G20 leaders must heed call for HIV/AIDS meds
Activists demand change at annual AIDS candlelight vigil in Toronto
Jun 25 2010
STAFF REPORTER/Toronto Star
As hundreds gathered
in a downtown Toronto park Thursday night for the annual AIDS candlelight vigil, Tim Morley shook his head and studied a nearby memorial wall.
He leaned in closer, shook his head and gently ran his hands over the stainless steel plaque containing names of more than 2,600 Torontonians who have succumbed to the disease.
His fingers stopped at the name of a former room mate, then an old friend, and then another old friend. He sighed.
"I knew a lot of these people," said Morley, 55, who nearly died himself after being diagnosed with HIV in 1994, but is now healthy and currently on a combination drug therapy.
"The HIV-positive community and those affected by HIV/AIDS need to find their voice, a collective voice, so others in society understand their needs."
One of those needs, he said, is to ensure that those living worldwide with HIV/AIDS have timely access to medication and care. It's a message he hopes will resonate
with the global leaders who are in over the weekend.
"Politicians need to quit worrying about money and make generic drugs available. Quit talking about it, just do it. I get frustrated with talk of finances when there's
a lot of people dying."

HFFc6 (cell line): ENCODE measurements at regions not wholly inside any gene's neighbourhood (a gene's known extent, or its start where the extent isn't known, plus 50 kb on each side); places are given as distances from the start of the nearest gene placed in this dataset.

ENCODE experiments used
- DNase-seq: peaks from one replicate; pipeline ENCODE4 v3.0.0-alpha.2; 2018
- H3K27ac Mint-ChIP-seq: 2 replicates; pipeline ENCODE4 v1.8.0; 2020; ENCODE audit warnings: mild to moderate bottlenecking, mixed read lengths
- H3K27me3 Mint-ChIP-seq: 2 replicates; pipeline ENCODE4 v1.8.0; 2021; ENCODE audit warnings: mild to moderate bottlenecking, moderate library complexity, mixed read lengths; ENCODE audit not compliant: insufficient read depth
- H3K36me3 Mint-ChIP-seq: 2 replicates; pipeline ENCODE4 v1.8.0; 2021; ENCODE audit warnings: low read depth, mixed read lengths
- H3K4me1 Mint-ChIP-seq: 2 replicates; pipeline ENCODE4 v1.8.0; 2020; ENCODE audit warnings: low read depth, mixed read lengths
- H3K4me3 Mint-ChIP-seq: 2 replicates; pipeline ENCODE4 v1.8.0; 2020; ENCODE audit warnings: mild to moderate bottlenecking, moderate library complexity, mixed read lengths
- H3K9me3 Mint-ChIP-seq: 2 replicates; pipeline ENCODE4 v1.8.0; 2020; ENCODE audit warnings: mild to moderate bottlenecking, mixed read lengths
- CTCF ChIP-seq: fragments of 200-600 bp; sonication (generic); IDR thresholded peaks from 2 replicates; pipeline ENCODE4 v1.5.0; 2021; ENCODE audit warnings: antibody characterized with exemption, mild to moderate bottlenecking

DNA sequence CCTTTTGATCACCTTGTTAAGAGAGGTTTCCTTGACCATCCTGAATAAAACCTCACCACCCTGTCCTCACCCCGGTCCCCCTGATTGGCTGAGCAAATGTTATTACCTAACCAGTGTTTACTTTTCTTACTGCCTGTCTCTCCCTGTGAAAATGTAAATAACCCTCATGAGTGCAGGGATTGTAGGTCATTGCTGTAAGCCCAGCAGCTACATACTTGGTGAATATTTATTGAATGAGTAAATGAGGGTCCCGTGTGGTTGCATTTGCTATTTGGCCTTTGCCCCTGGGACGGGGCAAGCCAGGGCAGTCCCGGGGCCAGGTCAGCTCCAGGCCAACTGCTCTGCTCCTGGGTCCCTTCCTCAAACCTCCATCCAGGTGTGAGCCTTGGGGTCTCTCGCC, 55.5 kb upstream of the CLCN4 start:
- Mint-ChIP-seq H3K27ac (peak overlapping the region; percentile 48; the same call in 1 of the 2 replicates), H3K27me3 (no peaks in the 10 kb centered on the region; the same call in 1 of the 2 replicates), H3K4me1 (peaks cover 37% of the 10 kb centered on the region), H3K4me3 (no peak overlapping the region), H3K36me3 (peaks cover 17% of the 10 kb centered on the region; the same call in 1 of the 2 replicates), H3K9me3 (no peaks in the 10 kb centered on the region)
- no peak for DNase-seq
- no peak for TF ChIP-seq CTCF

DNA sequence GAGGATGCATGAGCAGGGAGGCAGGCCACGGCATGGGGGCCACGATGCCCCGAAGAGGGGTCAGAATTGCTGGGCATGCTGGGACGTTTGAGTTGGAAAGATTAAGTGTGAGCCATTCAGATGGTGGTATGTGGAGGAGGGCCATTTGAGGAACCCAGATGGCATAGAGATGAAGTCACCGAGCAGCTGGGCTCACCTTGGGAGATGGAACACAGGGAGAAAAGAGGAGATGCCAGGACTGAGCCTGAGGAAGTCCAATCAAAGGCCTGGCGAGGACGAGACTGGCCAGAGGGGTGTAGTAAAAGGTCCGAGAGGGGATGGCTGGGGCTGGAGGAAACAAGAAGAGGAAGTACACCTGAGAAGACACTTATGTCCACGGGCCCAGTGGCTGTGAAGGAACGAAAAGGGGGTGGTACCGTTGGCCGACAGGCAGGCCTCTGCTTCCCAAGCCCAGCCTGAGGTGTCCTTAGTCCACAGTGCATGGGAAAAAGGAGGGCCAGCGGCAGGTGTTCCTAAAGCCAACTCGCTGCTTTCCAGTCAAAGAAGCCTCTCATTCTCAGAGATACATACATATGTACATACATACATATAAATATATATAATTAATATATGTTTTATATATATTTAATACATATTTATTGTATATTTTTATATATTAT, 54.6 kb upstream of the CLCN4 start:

It was a frustration that was palpable amongst many at the annual AIDS Candlelight Vigil held in Cawthra Square Park , nestled
in the city's gay and lesbian village near Church and Wellesley Sts.
The event, which attracted about 1,000 people, was to remember, honour and celebrate the lives of those who have died of AIDS or AIDS-related illnesses. This year, 24 names were added to the memorial wall.
Community activist Omar Torres, one of the co-hosts of the event, drew a loud round of applause when he told the crowd that he hopes G20 leaders address their failure to provide necessary care to those living with HIV/AIDS.
"AIDS is not over yet, not for us in Canada and not for the millions who go without treatment around the world," said Torres.
"AIDS will not be over until the rights we have fought for and have won here in Canada are there for everyone in every city, town and village and in every country of the world."
Organizers estimate there are 12 million people living with HIV/AIDS around the world who need access to life-saving medication and care.
In 2005, leaders at the G8 summit in Gleneagles, Scotland, promised to provide life-saving medicine to AIDS patients around the world by 2010. They have so far failed to keep their promise.
Toronto Star - News
"Reproduced with permission - Torstar Syndication Services"